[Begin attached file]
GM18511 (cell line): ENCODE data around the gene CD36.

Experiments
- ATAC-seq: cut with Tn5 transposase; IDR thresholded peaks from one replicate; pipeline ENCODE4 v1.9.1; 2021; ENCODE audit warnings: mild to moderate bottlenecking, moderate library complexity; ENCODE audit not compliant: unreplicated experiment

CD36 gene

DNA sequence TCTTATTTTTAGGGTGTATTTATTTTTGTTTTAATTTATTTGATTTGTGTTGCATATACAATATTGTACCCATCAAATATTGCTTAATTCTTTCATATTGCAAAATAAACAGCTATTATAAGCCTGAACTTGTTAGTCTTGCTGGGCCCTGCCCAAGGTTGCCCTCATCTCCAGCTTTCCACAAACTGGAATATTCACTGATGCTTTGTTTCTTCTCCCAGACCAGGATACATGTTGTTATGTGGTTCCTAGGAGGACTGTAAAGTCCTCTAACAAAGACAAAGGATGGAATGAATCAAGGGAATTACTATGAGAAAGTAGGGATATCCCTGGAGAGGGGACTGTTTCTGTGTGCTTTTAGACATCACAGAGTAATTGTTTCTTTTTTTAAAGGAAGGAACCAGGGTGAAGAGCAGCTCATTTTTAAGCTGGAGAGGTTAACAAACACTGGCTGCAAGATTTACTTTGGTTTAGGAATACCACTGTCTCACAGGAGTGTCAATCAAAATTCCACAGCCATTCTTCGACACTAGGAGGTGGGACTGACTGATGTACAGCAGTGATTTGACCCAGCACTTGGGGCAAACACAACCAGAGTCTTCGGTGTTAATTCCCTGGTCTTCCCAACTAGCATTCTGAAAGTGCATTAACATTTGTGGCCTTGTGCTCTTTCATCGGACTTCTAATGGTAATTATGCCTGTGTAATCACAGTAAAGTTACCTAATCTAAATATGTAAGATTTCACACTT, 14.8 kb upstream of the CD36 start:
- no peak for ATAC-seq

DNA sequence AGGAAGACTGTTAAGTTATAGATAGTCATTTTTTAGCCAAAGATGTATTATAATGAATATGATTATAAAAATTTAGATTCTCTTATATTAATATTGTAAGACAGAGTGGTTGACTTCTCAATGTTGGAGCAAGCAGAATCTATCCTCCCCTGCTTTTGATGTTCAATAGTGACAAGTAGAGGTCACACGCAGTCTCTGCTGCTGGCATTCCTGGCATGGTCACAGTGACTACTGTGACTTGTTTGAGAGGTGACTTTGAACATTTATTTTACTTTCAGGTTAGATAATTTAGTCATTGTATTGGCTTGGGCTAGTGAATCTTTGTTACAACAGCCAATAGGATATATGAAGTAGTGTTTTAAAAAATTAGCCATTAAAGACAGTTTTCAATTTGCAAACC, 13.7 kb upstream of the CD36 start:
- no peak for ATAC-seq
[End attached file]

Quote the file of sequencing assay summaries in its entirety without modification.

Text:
GM18511 (cell line): ENCODE data around the gene CD36.

Experiments
- ATAC-seq: cut with Tn5 transposase; IDR thresholded peaks from one replicate; pipeline ENCODE4 v1.9.1; 2021; ENCODE audit warnings: mild to moderate bottlenecking, moderate library complexity; ENCODE audit not compliant: unreplicated experiment

CD36 gene

DNA sequence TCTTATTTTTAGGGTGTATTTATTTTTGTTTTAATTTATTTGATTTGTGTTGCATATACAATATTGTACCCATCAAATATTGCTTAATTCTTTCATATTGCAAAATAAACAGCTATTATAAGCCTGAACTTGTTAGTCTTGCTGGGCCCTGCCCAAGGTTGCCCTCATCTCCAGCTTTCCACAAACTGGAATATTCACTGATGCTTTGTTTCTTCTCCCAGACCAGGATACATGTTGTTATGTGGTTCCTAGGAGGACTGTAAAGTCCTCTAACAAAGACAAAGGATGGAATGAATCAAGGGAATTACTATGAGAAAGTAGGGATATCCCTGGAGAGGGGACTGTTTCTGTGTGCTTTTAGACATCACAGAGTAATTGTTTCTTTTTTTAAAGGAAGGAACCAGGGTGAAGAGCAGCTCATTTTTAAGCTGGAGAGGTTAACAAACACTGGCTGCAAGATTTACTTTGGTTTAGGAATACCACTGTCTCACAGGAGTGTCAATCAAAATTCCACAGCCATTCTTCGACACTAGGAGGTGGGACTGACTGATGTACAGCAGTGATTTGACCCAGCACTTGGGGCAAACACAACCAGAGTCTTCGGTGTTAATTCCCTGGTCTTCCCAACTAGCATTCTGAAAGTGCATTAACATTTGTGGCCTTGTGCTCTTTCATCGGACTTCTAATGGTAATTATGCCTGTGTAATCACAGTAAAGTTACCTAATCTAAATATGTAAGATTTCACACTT, 14.8 kb upstream of the CD36 start:
- no peak for ATAC-seq

DNA sequence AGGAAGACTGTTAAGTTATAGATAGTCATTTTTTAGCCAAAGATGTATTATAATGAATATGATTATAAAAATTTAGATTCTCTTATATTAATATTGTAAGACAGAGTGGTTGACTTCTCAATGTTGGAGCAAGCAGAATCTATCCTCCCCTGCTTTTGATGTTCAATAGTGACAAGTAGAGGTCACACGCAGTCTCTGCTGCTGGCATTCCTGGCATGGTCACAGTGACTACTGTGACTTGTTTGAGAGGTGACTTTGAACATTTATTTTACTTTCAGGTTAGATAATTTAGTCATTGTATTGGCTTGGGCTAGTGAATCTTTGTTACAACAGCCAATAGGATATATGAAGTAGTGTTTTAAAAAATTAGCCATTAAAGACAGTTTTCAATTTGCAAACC, 13.7 kb upstream of the CD36 start:
- no peak for ATAC-seq